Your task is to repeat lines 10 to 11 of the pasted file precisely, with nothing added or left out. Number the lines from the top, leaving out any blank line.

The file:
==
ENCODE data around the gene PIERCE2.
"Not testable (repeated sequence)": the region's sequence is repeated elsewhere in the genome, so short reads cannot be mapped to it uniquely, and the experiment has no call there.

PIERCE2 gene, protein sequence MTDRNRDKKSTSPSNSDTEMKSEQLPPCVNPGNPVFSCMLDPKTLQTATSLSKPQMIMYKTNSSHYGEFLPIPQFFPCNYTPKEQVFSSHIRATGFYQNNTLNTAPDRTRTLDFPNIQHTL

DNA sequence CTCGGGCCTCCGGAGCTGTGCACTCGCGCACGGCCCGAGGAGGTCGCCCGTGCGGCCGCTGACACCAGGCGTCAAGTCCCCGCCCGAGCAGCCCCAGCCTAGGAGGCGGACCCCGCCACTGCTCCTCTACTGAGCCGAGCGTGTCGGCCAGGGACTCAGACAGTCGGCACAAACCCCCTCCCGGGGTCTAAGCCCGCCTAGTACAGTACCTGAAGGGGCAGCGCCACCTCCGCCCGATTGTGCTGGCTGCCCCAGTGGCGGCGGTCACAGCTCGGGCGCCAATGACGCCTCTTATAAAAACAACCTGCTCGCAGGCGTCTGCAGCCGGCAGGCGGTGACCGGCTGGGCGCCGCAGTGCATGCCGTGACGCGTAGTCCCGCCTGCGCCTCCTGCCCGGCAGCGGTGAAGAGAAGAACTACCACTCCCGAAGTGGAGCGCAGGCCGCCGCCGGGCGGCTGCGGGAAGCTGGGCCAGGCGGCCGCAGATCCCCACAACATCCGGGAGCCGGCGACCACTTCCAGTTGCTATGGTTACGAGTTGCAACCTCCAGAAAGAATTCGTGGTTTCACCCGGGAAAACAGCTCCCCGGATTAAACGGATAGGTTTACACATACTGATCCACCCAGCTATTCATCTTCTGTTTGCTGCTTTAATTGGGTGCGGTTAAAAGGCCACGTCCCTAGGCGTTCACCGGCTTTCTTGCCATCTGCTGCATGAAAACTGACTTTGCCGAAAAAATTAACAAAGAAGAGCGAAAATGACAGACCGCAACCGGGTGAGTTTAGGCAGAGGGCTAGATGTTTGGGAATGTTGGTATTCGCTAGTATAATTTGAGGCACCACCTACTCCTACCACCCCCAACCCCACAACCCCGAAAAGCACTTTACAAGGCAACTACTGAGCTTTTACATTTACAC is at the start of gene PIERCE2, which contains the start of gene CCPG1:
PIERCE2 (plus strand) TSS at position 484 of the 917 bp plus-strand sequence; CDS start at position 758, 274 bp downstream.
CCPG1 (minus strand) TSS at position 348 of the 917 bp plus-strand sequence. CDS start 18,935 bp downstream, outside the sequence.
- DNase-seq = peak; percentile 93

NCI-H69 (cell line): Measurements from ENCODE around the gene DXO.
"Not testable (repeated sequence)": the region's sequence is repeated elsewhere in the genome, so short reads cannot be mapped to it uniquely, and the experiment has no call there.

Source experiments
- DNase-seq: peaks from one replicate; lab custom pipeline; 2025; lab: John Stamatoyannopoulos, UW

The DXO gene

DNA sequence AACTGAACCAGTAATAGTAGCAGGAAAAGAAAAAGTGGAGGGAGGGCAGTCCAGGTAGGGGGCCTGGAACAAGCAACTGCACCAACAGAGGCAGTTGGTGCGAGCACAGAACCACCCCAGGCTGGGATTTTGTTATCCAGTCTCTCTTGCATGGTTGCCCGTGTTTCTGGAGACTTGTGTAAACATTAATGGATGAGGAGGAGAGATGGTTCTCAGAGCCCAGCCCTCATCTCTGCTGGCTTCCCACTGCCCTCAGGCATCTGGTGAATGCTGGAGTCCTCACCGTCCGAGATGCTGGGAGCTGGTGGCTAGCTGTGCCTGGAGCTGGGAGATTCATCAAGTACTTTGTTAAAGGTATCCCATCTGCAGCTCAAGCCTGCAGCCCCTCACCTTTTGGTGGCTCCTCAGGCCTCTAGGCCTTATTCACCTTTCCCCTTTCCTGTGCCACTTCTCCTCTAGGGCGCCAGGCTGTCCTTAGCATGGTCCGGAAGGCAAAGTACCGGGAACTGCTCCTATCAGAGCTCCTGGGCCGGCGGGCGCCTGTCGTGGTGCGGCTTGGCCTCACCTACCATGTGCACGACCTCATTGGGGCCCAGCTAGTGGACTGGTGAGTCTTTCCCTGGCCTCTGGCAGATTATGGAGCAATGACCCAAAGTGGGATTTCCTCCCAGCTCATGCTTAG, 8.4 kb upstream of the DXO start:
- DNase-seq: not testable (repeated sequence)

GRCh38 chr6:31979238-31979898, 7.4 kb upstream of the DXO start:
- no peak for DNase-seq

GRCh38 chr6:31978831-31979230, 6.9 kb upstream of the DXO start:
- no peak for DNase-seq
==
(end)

Source experiments
- DNase-seq: peaks from one replicate; lab custom pipeline; 2025; lab: John Stamatoyannopoulos, UW